Wolfgang Van Halen Says He ‘Just Wanted to Keep My Dad Alive’ When Joining Van Halen
Wolfgang Van Halen recently summarized how he came to replace bassist Michael Anthony and join his father, the late Eddie Van Halen, as a bandmate in the namesake Van Halen. Acknowledging that the 2006 swap drew understandable ire from onlookers, the 30-year-old rocker said that, at the time, he "just wanted to keep his dad alive."
The musician now fronting Mammoth WVH made the comments during a wide-ranging interview that emerged this week ahead of Friday's (June 11) release of Mammoth WVH, the self-titled debut that's Wolfgang's first album with his own band.
Remembering a time when Eddie's public battle with addiction resulted in the guitarist's often erratic behavior, Spin outlined how Wolf sought help for his dad. Once Eddie got cleaned up, a plot to reunite Van Halen was hatched — what became the 2007 comeback with singer David Lee Roth.
But as the situation stood then, it seemed the most logical choice for Eddie was to simply include his son on bass rather than reach out to Anthony, who, as Wolf recalled of the admittedly "dicey" situation, was then performing with former Van Halen singer Sammy Hagar.
"Looking cynically on paper, as a kid replacing a longtime member, it's like, yeah, you should hate me," Wolf admitted before adding that the circumstances were more nuanced than that.
"It's not like my dad was like, 'Fuck you, get out of here,'" the musician explained. "My dad wasn't going through a good time, and Mike was having a good time playing with Sam. Sam wasn't in the band. Sure, it's a little dicey and complicated, but he really wasn't a part of it anymore. I completely understand that he wouldn't want to be around my dad when he was like that. It was never like I went to my dad and said [in a cagey movie villain voice] 'I should be playing bass.' At that point, I just wanted to keep my dad alive."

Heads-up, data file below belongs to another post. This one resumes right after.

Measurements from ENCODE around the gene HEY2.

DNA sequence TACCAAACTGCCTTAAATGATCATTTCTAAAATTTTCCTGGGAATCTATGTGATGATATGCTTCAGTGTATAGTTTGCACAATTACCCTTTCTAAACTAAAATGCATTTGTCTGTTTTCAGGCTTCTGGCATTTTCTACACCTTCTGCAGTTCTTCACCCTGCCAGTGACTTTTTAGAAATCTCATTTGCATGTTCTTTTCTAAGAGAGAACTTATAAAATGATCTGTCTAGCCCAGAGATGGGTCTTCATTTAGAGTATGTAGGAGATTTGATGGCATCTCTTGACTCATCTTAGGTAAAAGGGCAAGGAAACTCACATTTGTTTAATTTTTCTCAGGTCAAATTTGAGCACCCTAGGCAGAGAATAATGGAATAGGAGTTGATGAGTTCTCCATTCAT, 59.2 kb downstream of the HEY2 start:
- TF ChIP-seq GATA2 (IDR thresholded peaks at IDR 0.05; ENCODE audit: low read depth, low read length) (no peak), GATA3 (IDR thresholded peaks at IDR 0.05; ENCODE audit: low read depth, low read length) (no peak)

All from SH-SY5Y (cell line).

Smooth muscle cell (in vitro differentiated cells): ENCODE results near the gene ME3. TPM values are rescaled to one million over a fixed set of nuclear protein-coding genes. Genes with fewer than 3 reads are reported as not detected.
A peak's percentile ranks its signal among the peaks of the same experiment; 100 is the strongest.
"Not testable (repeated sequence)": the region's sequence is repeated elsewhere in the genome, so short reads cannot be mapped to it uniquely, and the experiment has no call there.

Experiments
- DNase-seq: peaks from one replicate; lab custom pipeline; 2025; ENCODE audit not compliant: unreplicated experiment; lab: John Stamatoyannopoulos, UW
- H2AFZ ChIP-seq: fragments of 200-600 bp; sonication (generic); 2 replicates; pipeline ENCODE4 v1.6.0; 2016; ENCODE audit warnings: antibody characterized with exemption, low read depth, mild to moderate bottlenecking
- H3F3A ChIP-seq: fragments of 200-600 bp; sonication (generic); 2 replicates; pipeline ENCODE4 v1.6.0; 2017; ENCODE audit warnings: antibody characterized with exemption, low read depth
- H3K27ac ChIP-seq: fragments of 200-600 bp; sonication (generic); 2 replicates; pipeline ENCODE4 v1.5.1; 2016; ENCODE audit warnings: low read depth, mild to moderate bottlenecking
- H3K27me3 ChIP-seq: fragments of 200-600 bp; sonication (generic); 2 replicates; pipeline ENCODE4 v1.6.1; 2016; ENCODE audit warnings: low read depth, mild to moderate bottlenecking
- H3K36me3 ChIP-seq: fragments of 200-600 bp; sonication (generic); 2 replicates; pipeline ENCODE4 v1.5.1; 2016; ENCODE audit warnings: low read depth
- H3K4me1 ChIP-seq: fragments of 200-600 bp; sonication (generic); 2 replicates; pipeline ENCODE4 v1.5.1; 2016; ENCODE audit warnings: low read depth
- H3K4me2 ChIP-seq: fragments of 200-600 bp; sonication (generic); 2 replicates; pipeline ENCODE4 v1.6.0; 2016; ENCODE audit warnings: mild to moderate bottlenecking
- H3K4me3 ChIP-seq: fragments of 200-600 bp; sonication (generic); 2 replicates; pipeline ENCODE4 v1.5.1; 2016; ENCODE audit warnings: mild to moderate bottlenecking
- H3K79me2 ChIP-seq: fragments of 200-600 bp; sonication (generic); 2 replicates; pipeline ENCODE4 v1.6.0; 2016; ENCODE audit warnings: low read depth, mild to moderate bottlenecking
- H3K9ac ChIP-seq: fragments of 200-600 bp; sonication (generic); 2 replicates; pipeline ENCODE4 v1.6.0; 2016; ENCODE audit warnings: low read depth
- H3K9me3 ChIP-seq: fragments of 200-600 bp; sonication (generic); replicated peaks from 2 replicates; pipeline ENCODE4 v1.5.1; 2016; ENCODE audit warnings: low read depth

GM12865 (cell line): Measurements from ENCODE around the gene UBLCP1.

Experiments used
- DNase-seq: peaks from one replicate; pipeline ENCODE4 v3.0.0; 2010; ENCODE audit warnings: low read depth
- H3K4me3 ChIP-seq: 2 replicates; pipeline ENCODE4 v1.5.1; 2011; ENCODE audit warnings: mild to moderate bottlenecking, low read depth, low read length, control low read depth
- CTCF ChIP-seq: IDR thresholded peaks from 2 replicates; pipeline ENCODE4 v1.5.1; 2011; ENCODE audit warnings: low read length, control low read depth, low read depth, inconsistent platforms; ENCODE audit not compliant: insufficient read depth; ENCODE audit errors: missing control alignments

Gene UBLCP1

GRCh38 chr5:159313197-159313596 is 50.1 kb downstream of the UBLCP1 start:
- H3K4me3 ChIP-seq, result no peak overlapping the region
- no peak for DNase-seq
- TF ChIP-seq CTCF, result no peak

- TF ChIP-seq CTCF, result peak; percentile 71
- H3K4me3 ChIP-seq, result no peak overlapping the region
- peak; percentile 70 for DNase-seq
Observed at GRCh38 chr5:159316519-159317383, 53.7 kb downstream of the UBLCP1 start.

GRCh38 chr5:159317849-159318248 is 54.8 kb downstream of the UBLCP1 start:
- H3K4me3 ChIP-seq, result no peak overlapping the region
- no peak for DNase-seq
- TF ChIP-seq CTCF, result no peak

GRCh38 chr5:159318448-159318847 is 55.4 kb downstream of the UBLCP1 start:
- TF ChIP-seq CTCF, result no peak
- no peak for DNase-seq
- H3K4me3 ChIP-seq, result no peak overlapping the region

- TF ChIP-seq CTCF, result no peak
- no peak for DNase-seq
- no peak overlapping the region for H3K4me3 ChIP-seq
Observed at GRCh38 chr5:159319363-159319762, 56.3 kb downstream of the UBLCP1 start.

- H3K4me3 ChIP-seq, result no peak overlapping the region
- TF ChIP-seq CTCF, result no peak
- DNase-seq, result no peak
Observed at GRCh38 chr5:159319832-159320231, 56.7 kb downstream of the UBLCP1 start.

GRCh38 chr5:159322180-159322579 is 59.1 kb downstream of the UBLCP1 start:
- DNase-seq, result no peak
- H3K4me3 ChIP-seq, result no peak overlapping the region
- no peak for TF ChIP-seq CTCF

Elsewhere in the interview, Wolfgang was asked about his "haters," with the musician refuting notions of exploiting his dad's legacy while accepting that questions about Eddie are unavoidable. "It's not like I'm going and saying, 'Hi, nice to meet you; you know who my dad is, right?'" he said. "It demonstrates the simplicity that brains operate at where they just want to hate."
Regardless, the Mammoth WVH rocker, clearly excited for the future, indicated his hope that, perhaps someday, the roles of renown between him and his father might even be reversed.
"It's exciting to be able to finally be my own person," Wolf shared. "I would love people to get into me and be like, 'Oh, shit, that's his dad,' instead of it being like, 'Oh, it's his son.' That would be the ultimate compliment."
Ahead of Mammoth WVH's release, listeners have been treated to the singles "Distance," "You're to Blame," "Don't Back Down," "Think It Over," "Feel" and "Mammoth." Wolf debuted his live band on Jimmy Kimmel Live in February. Pre-orders for the album are available now.